TIPS:   Utilize any combination of your favorite root vegetables or whatever is available, even carrots. Try to buy vegetables that are similar in diameter so they cook evenly and make the layering easier. Don’t worry to much about it though.  If anything is significantly smaller, just double up the smaller rounds or tuck them in wherever.  I used goat cheese because I thought it’s tangy flavor would combine best with the earthy veggies but non goat cheese lovers can omit or substitute any cheese. You have the option of tucking it in between layers like I did or crumbling it all over the top for a bubbling, crispy, cheesy crust.  If you are pressed for time, you can skip the marinating of the shallots, they just might not get as crispy but they will be delicious. You can’t really go wrong.

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ROOT VEGETABLE TIAN
1  large russet potato
1 large sweet potato
2-3 other root vegetables ( parsnips, rutabaga, turnips, etc)
4-5 oz goat cheese (optional)
2-3 shallots
2-3 cloves garlic, minced
2 Tbsn parmesan cheese, Grated (ootional)
1 Tbsn fresh or 1 tsp dried thyme Leaves (or other fresh herbs)
salt and pepper to taste
2 Tbsn  olive oil
1/2 cup vegetable broth (optional)

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  • Slice a shallot into thin rings and put in a small bowl. Add the minced garlic and 1 tsp fresh thyme (or other fresh savory herb like oregano, rosemary or marjoram.  Drizzle with 1 Tablespoon olive oil and combine to coat.  Set aside.

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  • Peel the sweet potato, parsnips and other root vegetables (except the potato which can be peeled and placed in water but not sliced until the last minute because it browns so quickly) and slice into 1/4 inch thick rounds
  • Preheat the oven to 400 degrees and lightly grease a baking dish with olive oil. Peel the potato and slice into 1/4 inch thick rounds.

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  • In the baking dish, arrange the potato, parsnip and sweet potato slices in a single layer, overlapping them as you go. Tuck in a round or crumbles of goat cheese, if using, every 3 or 4 slices or you can sprinkle them overt the top or both.  The shape of your dish will determine the pattern you use for your veggies. Think rows, circles or even pinwheels.

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  • Sprinkle the garlic mixture evenly over the top. Drizzle the top with olive oil, and season with salt and pepper. if you like softer veggies you can pour a half cup of vegetable broth in the bottom of the pan (optional). For firmer veggies, omit the broth. Cover the dish tightly with aluminum foil.
  • Place the root vegetable tian in the preheated oven and bake for  about 30 minutes, or until potatoes are starting to become fork tender. Remove foil and sprinkle some grated Parmesan cheese over the top, then continue baking until cheese turns golden brown, about 5-10 minutes. If you like the top really browned, broil for a minute or two but watch it closely as it can overbrown quickly.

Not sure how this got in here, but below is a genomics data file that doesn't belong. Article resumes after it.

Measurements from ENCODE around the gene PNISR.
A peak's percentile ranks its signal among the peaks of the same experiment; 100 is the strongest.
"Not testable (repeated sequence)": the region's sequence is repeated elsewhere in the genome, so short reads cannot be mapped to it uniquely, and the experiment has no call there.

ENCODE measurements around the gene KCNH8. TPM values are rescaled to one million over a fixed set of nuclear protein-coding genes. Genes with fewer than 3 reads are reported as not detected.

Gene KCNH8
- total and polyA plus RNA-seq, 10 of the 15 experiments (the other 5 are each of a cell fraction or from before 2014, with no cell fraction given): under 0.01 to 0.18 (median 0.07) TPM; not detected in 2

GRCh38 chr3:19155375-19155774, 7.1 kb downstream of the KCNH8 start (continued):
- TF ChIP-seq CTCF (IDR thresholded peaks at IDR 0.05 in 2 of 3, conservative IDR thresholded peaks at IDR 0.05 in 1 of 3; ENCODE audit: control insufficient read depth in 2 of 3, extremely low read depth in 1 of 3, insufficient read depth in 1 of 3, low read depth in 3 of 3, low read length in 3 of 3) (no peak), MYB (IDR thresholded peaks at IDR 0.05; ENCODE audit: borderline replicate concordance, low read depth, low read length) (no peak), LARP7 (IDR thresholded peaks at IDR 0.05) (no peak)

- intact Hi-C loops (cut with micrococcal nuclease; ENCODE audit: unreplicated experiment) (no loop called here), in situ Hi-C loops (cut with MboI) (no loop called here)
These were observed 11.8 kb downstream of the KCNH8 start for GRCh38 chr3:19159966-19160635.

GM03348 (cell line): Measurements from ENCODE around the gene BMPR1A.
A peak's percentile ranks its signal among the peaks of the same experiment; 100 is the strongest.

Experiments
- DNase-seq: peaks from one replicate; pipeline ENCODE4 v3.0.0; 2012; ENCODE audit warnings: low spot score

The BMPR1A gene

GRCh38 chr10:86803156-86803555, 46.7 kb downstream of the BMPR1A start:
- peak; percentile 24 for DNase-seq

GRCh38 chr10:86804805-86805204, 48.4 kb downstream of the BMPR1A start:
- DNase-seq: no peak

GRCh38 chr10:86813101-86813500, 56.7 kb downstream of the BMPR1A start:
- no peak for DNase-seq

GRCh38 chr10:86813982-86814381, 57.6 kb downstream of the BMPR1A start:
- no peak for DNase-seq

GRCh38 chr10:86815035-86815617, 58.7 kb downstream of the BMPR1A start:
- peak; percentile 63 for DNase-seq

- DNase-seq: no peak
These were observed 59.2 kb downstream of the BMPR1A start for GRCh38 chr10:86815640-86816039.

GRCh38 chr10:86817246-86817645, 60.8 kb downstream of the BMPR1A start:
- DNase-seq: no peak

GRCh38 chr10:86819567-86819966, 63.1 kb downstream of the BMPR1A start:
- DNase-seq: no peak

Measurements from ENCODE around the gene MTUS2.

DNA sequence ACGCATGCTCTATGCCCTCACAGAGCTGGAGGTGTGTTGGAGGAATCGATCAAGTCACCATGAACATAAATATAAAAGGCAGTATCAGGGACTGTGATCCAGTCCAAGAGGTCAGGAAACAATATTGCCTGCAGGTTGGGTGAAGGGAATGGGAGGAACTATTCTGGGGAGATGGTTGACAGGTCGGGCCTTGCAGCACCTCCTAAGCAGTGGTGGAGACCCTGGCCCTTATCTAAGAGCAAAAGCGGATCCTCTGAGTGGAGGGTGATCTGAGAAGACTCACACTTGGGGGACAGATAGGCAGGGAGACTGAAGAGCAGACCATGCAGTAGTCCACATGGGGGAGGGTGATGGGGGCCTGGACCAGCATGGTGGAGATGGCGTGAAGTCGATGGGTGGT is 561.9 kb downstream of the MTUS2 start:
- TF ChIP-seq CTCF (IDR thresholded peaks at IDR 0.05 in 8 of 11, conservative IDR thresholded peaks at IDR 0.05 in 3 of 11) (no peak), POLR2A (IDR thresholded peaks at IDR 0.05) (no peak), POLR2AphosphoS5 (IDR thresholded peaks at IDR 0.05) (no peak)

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Root Vegetable Tian

  • Servings: 4-6
  • Difficulty: easy
  • Print

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1  large russet potato
1 large sweet potato
2-3 other root vegetables ( parsnips, rutabaga, turnips, etc)
4-5 oz goat cheese (optional)
2-3 shallots
2-3 cloves garlic, minced
2 Tbsn parmesan cheese, Grated (ootional)
1 Tbsn fresh or 1 tsp dried Thyme Leaves
salt and pepper to taste
2 Tbsn  olive oil

  •  Slice a shallot into thin rings and put in a small bowl. Add the minced garlic and 1 tsp fresh thyme (or other fresh savory herb like oregano, rosemary or marjoram.  Drizzle with 1 Tablespoon olive oil and combine to coat.  Set aside.  Drizzle with 1 tsp olive oil and combine to coat
  • Peel the sweet potato, parsnips and other root vegetables (except the potato) and slice into 1/4 inch thick rounds
  • Preheat the oven to 400 degrees.
  • Lightly grease a 9″x11″ baking dish with butter
  • Peel the potato and slice into 1/4 inch thick rounds.
  • In the baking dish, arrange the potato, parsnip and sweet potato slices in a single layer, overlapping them as you go. Tuck in a round or crumbles of goat cheese, if using, every 3 or 4 slices  or you can sprinkle them overt the top or both.  The shape of your dish will determine the pattern you use for your veggies. Think rows, circles or even pinwheels..
  • Sprinkle the garlic mixture evenly over the top. Drizzle the top with olive oil, and season with salt and pepper. if you like softer veggies you can pour a half cup of vegetable broth in the bottom of the pan (optional). For firmer veggies, omit the broth. Cover the dish tightly with aluminum foil.
  • Place the root vegetable tian in the preheated oven and bake for  about 30 minutes, or until potatoes are starting to become fork tender. Remove foil and sprinkle some grated Parmesan cheese over the top, then continue baking until cheese turns golden brown, about 5-10 minutes.  If you like the top really browned, broil for a minute or two but watch it closely as it can overbrown quickly.